Survey Reports American Attitudes on the Use of Genetic Engineering of Animals
Sept 17, 2018
By: Michael Azain
The Pew Research Center published a report in August based on a survey of just over 2,500 adults in the US and their feelings on the use of genetic engineering (GE) of animals. (Most Americans Accept Genetic Engineering of Animals That Benefits Human Health, but Many Oppose Other Uses, http://assets.pewresearch.org/wp-content/uploads/sites/14/2018/08/15164458/PS_2018.08.16_biotech-animals_FINAL.pdf ). The survey involved presenting 5 different scenarios of GE that are currently available, in use, or possible in the future. Participants were asked whether use of GE was “appropriate use of technology” or “taking technology too far” for each scenario. Of the 5, the majority of participants were only in favor of the 2 that had the potential to prevent or lessen the impact on human health. Most (70%) were in favor of using GE to limit reproduction in mosquitoes as a means to prevent the spread of disease. A smaller majority (57%) were in favor of using animals to grow organs or tissues for humans needing a transplant. The majority of the survey participants were opposed to use of GE to create a more nutritious meat (55%), restore an extinct species (67%), or produce aquarium fish that glowed (77%). The numbers of males and females among the participants were similar. In general, men were more likely to indicate that each use of GE was more appropriate than were women. Similarly, those with higher levels of science knowledge or those with lower religious commitments, were more likely to indicate the technology was acceptable.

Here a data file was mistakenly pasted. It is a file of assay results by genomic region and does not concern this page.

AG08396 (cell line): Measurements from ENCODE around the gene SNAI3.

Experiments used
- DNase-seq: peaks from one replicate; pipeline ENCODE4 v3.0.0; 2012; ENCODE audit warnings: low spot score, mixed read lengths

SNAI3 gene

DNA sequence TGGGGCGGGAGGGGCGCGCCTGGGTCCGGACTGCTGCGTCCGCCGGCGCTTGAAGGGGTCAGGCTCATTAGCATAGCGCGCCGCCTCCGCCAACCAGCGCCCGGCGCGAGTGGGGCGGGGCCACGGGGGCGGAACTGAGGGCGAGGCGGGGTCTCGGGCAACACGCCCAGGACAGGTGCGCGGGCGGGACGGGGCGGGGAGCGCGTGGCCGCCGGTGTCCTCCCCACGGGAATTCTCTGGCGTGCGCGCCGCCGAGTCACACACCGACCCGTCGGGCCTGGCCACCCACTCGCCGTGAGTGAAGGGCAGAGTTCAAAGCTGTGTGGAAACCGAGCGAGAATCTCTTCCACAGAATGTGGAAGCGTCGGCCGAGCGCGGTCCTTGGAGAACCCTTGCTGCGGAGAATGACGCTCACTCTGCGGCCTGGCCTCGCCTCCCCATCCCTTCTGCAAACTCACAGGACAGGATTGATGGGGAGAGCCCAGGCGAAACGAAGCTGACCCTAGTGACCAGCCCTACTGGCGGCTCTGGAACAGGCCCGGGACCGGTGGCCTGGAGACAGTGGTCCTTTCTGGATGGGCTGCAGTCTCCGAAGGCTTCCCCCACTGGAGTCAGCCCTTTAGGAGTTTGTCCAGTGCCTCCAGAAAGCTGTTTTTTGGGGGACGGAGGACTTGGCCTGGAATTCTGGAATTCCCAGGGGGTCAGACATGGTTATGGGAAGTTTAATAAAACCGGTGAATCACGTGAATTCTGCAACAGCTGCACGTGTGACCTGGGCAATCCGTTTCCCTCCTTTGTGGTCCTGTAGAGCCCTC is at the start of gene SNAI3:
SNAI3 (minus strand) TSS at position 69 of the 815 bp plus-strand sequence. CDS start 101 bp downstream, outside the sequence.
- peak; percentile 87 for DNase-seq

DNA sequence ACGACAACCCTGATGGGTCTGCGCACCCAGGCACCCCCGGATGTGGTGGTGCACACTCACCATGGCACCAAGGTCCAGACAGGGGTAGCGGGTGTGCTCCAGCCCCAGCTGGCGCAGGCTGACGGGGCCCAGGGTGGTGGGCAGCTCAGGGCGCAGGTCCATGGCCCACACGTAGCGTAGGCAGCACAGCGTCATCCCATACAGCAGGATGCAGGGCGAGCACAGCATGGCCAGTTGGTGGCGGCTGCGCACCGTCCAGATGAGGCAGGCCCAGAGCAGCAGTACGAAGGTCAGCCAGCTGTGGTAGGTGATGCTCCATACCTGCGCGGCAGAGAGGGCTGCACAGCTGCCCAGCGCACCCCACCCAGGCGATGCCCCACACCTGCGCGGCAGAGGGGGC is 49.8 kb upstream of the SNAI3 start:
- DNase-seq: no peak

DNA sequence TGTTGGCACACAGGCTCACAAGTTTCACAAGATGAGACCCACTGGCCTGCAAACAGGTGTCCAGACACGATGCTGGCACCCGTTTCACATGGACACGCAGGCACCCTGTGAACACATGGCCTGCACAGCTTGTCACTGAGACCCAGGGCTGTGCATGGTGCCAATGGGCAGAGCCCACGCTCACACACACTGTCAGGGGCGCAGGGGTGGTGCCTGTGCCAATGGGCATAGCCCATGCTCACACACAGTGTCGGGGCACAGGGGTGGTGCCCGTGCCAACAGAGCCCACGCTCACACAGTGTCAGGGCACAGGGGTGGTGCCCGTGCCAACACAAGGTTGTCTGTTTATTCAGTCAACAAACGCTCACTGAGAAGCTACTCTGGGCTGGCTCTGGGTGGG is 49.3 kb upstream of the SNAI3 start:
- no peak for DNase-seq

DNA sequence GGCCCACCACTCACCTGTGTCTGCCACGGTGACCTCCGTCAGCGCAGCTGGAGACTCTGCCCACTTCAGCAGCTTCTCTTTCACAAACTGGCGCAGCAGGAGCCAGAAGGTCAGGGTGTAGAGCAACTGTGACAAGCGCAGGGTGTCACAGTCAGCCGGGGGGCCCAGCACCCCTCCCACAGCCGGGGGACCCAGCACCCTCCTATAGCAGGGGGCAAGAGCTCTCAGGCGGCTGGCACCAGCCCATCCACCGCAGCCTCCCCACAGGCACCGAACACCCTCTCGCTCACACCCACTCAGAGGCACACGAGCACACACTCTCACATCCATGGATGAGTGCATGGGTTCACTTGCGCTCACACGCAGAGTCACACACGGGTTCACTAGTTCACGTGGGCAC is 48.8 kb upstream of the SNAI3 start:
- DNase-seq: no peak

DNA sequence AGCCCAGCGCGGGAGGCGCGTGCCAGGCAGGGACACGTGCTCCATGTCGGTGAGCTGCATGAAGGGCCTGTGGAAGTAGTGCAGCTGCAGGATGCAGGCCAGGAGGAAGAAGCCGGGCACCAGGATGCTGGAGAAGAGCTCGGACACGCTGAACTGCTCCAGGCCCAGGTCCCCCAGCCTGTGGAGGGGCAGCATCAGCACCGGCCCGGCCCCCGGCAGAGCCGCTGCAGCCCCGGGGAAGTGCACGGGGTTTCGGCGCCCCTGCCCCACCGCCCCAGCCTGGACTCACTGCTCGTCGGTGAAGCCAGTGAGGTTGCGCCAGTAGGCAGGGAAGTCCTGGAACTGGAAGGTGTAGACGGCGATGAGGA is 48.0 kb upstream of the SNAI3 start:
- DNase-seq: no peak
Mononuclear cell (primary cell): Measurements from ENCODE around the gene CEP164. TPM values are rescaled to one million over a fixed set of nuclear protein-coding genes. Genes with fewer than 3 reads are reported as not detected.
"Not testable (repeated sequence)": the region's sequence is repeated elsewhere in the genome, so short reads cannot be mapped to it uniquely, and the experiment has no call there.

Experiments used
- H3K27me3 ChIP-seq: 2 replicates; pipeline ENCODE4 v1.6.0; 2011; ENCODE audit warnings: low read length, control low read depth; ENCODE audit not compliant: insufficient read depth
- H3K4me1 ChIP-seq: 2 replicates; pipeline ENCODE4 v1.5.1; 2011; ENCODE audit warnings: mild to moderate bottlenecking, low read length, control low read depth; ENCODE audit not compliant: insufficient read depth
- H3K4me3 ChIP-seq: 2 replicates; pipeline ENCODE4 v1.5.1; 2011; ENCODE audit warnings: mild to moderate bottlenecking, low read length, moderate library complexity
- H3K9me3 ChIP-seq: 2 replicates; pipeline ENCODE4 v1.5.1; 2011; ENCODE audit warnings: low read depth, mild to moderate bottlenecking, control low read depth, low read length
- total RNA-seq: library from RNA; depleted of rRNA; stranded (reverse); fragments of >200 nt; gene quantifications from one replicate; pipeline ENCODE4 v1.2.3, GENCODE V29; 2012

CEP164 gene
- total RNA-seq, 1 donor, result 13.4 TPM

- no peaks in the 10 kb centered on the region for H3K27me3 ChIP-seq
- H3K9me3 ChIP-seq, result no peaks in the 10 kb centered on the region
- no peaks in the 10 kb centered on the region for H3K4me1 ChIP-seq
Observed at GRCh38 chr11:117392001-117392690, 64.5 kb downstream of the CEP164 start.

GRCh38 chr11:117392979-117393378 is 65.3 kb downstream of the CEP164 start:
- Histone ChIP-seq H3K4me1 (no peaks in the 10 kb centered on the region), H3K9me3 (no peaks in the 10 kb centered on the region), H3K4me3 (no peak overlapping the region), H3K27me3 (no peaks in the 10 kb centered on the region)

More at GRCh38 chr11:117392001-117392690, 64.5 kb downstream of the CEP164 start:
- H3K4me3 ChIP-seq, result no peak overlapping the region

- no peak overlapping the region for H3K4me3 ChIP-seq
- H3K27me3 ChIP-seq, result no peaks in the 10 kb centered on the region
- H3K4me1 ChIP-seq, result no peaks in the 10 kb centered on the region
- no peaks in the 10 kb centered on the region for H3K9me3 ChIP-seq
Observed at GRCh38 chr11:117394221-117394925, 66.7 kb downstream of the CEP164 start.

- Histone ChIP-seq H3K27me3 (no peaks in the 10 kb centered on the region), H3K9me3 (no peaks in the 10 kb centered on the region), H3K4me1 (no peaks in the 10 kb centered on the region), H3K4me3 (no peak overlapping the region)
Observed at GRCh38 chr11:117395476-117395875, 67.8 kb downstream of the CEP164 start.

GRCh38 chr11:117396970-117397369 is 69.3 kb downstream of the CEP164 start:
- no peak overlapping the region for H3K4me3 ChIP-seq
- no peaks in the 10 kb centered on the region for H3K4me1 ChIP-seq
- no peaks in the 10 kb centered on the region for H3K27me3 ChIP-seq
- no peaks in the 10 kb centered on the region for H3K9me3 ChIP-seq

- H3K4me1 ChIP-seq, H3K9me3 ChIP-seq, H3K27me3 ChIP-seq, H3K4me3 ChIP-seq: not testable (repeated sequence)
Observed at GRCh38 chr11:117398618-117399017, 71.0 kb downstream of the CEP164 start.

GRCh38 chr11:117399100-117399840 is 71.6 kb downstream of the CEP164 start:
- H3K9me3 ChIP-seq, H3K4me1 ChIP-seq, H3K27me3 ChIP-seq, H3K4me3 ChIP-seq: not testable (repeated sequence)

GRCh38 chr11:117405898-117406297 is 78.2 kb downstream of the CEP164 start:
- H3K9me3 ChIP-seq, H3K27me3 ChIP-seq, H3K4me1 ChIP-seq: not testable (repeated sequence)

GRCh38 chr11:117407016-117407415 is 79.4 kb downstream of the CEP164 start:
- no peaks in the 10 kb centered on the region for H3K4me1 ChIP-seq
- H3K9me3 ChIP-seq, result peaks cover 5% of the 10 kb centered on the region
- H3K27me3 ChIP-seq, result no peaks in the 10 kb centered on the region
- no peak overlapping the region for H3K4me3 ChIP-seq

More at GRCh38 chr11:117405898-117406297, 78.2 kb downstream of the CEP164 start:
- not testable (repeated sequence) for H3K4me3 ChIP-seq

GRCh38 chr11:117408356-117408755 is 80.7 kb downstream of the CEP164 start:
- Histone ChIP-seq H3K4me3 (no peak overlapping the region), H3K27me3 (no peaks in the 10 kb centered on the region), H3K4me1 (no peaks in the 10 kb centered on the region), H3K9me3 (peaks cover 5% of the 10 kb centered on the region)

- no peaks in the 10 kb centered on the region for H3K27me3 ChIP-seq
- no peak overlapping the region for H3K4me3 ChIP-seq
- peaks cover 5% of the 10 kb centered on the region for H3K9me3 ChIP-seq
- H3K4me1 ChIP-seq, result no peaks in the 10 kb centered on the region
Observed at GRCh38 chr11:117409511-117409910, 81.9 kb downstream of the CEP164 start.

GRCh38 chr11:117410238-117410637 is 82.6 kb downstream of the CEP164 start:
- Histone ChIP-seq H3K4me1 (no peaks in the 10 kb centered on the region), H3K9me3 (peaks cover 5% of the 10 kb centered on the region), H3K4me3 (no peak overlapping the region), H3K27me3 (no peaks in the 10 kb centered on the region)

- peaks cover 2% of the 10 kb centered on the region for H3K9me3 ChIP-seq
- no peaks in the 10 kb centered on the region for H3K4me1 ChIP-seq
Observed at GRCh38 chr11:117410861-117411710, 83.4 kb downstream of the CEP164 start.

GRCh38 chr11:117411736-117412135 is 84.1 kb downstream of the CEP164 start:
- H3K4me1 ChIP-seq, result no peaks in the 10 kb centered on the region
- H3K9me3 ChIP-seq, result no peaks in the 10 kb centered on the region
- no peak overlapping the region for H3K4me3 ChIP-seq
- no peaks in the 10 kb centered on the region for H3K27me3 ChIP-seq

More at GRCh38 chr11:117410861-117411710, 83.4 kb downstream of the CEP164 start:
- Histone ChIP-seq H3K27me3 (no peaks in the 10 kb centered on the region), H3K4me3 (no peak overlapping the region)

The survey went on to ask respondents to explain the basis for their opposition to the technology in their own words. For the use of GE for human organ transplant, opposition was related to animal welfare concerns (21%), disruption of natural processes (18%), or the perception of human health concerns such as mixing of animal and human genes (16%). Opposition to use of GE to produce a more nutritious meat were: the possibility of unintended consequences (20%) and disruption of natural processes (19%).
It is probably worth noting that 49% of the participants in the survey indicated that they were opposed to the use of animals in research. Most of the group who opposed used of animals in research was in favor of using GE to alter mosquito reproduction, but were more strongly opposed to all the other uses than respondents who favored animal use.